Some days seeking Him looks like coffee on the patio with a full hour of study and notes. And I love it. But He is just as present and available when I'm praying the Psalms over Mac n' cheese. What matters is the continual, consistent come and see.
"Taste and see that the Lord is good; blessed is the one who takes refuge in him." (Psalm 34:8)
All my favorite bible study resources here and more to come in August.
Daisy Jones and the Six:Finished. A few thoughts: After reading War and Peace, I would be hard pressed to call this good writing. I think a 5th grader could write it but that's partially due to the style: it's written like an interview transcript. That said it was quick and interesting (you want to find out how the relationships end); I read it in 3 days. It would be more intriguing to people in the music industry or with a passion for the topic (rock genre specifically).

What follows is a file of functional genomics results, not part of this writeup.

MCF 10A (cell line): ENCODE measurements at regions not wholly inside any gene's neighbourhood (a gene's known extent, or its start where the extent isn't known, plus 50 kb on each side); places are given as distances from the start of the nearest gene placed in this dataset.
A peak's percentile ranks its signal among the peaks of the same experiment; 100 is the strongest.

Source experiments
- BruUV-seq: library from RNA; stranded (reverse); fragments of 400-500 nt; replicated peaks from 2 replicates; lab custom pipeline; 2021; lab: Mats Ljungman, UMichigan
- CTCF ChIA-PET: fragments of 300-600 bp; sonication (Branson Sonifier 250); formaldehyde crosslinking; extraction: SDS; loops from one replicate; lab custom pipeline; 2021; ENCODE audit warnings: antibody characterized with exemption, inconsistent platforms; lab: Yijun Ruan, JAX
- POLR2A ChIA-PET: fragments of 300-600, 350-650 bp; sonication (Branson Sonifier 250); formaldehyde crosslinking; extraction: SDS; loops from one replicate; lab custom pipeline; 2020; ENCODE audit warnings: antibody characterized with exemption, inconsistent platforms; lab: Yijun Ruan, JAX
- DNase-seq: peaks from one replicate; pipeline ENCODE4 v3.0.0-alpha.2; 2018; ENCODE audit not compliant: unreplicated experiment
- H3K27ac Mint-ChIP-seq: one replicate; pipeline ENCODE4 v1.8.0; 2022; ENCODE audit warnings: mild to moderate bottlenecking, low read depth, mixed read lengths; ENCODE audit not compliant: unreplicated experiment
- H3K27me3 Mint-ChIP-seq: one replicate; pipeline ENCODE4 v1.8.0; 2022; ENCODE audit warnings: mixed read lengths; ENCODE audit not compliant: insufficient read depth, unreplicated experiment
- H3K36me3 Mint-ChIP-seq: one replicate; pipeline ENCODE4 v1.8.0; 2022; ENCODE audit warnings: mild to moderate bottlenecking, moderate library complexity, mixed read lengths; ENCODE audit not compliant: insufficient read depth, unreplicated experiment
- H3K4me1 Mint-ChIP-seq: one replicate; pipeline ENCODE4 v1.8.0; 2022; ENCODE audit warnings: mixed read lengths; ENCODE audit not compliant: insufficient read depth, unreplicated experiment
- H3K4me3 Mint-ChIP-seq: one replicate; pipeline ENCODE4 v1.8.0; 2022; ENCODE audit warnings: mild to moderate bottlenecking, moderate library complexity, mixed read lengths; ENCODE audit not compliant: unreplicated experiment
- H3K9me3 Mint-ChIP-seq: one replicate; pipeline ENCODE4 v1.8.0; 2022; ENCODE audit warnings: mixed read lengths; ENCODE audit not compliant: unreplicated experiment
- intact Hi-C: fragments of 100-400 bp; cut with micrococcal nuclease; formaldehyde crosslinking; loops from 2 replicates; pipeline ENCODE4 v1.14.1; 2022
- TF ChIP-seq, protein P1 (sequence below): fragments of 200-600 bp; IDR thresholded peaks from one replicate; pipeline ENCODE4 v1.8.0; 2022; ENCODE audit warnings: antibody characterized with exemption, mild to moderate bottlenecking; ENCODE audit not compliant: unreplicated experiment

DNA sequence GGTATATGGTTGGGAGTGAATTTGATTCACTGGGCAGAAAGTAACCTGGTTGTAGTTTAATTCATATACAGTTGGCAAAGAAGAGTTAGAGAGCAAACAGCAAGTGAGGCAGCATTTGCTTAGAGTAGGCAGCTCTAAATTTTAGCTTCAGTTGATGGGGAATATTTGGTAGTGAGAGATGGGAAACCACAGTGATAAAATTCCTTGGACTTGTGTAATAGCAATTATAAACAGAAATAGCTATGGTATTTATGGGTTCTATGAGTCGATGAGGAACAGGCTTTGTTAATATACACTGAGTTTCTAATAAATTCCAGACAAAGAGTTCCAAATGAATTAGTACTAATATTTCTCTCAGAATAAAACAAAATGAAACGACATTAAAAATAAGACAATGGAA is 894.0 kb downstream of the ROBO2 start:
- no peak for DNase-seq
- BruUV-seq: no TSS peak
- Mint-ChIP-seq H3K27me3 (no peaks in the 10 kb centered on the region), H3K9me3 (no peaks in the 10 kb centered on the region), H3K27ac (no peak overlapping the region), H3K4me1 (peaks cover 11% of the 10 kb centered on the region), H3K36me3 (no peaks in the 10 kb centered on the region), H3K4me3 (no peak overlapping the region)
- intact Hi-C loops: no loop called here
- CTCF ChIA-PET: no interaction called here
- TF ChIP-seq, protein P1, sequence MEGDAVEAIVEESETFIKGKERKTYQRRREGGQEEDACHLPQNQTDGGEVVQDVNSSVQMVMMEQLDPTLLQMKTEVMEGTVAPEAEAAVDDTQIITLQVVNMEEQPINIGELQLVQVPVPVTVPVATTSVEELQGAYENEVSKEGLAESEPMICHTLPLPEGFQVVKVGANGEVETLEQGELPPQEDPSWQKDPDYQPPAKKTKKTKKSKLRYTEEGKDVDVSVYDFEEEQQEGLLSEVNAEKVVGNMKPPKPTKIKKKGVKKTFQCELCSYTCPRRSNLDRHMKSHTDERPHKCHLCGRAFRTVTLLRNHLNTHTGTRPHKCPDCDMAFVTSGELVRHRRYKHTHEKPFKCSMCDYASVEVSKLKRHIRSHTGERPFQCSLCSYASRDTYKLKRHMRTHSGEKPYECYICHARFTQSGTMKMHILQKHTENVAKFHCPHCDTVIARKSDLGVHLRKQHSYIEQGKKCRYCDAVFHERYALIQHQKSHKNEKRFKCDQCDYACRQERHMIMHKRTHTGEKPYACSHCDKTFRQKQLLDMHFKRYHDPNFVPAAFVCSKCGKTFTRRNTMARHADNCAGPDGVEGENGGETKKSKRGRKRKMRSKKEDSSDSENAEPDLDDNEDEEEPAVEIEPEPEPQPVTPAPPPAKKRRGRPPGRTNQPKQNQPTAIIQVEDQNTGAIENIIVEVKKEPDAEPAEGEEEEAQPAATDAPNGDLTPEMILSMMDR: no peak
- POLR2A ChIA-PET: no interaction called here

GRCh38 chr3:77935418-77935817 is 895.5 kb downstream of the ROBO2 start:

Stiff: The Curious Lives of Human Cadavers: Call me morbid but this topic has always fascinated me! There is a mortician's assistant on IG/TIK TOK who talks about this topic and I found his transparency so kind. Cadavers play a vital role in scientific discovery. I'm excited to learn!
Circe: I've seen this novel everywhere so when I spotted it at Goodwill for $4.99, I grabbed it. I enjoy Greek mythology and this is a fictionalized adaptation of Circe's myth. Will let you know my thoughts!
Pastors and Their Critics: Still working through this and I second what I said before: everyone should read it, in ministry or not! (Double that if you're writing online)
Ask Anything Q/A
My homeschool curriculum is Mormon. Do I keep using it?